Sales / Customer Service:
With the right mix of pricing and promotion, an in-store bakery’s product can jump from the oven and into a shopper’s basket in no time. To ensure that none of your items go stale, follow the tips below.
“Today’s shopper wants it all—everyday low prices and promotions,” says Colin Stewart, senior vice president for consumer packaged goods at marketing firm Acosta. “There’s been an overall decline in promotional lifts over the past three to five years, but most shoppers still enjoy the thrill of the hunt and feel good if they know they saved some money.” To give customers that feel-good boost—while buoying the bakery’s sales—look to the major trends shaping customer habits and expectations. Then price accordingly.
Grocery sales have become so common that it’s harder and harder to generate buzz. “Shoppers have been saturated with promotions,” says Stewart. And unless the sale item is an absolute favorite or a truly notable discount, many shoppers don’t make the purchase. Yet because customers expect these promotions, bakery managers can’t abandon them altogether.
Gone are the days of 100 percent customer loyalty. Today’s shoppers are less loyal to both brands and retailers, Sussman says. And while that may vex some marketers, it can also bring big opportunities. “Grocery stores have the chance to capture the eyes, minds and, most importantly, wallets of consumers based on their willingness to jump from brand to brand,” he says. This holds especially true with Hispanic millennials: According to a recent study from marketing consultancy IRI, more than 70 percent are willing to try a new food product.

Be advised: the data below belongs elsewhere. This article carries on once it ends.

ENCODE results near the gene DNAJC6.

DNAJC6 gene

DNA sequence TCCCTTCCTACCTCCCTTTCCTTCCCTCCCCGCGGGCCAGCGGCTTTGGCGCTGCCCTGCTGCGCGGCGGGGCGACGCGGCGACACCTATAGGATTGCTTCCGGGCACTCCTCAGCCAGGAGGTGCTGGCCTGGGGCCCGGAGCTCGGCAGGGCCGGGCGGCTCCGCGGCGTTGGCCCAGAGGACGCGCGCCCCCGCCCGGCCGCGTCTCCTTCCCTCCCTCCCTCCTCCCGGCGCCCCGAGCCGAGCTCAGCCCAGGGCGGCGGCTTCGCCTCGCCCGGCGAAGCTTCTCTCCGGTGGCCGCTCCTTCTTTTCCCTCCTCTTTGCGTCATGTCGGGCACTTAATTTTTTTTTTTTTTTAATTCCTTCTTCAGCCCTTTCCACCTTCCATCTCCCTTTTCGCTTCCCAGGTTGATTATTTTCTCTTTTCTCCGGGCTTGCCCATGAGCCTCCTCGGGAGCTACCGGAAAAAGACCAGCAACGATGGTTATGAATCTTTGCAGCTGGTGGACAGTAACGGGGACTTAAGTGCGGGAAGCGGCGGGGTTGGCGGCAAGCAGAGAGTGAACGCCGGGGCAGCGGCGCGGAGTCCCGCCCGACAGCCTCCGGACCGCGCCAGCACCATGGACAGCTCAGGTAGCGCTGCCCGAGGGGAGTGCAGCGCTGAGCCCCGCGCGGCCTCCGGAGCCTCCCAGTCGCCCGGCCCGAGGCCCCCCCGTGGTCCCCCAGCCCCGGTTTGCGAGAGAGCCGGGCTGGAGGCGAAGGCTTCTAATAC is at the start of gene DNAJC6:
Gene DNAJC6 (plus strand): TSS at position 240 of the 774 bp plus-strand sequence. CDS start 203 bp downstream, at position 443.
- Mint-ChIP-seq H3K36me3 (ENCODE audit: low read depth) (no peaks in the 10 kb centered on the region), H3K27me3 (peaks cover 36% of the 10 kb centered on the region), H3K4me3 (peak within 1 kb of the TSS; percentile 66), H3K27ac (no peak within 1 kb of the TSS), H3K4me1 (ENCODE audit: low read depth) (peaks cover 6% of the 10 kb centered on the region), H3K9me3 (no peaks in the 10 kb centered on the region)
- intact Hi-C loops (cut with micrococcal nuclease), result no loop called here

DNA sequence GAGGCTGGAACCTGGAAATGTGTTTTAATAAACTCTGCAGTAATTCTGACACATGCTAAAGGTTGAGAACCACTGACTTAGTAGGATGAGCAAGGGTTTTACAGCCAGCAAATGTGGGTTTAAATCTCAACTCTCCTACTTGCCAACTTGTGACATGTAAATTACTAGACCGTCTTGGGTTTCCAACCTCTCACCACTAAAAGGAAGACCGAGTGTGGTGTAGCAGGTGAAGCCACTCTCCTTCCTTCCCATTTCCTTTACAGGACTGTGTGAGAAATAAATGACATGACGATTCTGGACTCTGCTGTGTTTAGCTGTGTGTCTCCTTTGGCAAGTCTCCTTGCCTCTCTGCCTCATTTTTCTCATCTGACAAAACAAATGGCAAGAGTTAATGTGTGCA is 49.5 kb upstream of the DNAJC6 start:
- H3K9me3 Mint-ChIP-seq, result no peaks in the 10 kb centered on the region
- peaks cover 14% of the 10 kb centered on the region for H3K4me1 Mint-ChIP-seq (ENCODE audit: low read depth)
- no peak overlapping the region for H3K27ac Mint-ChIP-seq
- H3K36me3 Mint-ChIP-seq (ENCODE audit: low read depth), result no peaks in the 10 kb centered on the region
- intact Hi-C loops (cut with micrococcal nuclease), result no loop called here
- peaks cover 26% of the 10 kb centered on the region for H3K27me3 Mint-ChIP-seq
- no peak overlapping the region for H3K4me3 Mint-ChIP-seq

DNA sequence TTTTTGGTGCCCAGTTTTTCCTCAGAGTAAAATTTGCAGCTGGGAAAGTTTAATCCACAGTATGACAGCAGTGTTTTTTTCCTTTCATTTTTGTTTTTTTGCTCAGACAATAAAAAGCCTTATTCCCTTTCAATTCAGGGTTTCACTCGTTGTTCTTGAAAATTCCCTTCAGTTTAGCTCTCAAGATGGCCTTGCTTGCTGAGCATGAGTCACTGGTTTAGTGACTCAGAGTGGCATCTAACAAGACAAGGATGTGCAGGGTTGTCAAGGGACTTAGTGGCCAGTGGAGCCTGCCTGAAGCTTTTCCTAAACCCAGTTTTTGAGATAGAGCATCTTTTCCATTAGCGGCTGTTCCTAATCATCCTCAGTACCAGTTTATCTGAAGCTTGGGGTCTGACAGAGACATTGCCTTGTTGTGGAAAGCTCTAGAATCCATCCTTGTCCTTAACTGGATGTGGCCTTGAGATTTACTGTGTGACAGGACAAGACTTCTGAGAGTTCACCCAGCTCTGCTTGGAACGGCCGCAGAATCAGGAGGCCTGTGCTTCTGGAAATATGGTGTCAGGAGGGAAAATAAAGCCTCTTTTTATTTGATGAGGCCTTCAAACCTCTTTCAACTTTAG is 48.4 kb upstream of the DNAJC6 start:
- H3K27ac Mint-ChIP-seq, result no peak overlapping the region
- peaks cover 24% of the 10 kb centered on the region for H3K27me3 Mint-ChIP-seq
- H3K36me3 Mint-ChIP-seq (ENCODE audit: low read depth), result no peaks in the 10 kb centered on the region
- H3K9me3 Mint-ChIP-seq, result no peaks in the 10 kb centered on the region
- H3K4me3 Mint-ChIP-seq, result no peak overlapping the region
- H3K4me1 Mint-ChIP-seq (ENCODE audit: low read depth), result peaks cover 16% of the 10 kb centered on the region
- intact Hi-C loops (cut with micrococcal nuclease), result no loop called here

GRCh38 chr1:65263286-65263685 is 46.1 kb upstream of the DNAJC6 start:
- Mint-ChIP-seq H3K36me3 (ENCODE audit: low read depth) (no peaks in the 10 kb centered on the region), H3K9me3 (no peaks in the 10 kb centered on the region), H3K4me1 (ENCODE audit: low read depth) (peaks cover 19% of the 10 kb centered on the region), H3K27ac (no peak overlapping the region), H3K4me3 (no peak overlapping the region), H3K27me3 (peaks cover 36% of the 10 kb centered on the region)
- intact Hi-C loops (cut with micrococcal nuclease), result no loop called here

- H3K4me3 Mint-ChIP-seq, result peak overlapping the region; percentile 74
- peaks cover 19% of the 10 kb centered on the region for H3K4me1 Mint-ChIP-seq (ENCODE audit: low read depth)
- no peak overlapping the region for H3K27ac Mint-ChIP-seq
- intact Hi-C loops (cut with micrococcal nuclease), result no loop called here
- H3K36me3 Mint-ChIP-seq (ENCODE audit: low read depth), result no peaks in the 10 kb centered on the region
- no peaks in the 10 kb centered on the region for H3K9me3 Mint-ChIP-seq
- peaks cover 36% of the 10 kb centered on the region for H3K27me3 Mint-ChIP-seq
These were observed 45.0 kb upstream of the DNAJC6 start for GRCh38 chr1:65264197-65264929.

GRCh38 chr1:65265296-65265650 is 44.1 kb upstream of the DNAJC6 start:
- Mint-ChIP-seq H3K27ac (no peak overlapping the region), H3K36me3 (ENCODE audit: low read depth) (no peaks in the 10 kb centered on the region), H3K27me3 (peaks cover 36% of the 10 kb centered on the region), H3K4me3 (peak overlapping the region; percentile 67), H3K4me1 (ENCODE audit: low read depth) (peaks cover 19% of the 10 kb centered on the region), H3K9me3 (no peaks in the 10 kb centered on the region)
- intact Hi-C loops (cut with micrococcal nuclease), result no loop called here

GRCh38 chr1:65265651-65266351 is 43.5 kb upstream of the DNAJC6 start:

Catch shoppers’ attention with something shiny: Shoppers may be open to a new bakery item, but a low price alone isn’t enough to entice them. Visually engaging in-store displays are essential, says Sussman. And to pique the palate of more adventurous shoppers, lean heavily on interactive displays, like food demos and samples. Even if the bakery items aren’t tagged with rock-bottom prices, the experiential promo can sway curious shoppers.
The surge of sales in meal kits, take-and-bake offerings and prepared foods all underscore shoppers’ demand for convenience—and how they expect grocery stores to meet it. Roughly half of shoppers don’t decide what’s for dinner until two hours before mealtime. This lack of planning is good news for bakery prices: “Shoppers tend to have a value threshold driven by the type of trip they’re on,” Stewart says. “If they’re on a mission to buy prepared food in a grocery store for dinner, the pricing thresholds are much broader, and shoppers typically aren’t comparing price points across channels or retailers.”
Know when to promote ease over price: Save the sales for bakery items that are more likely to be part of the weekly shopping trip. “A Gen X household with two working parents may pay up for convenience,” Stewart says. So, emphasize convenience over value when appealing to these customers; package fresh bread and single portions of dessert alongside prepared chicken and vegetables for a grab-and-go meal that effortlessly features bakery items. Consider moving prepped meal kits to the front of the store, so shoppers can swing through after work in mere minutes.
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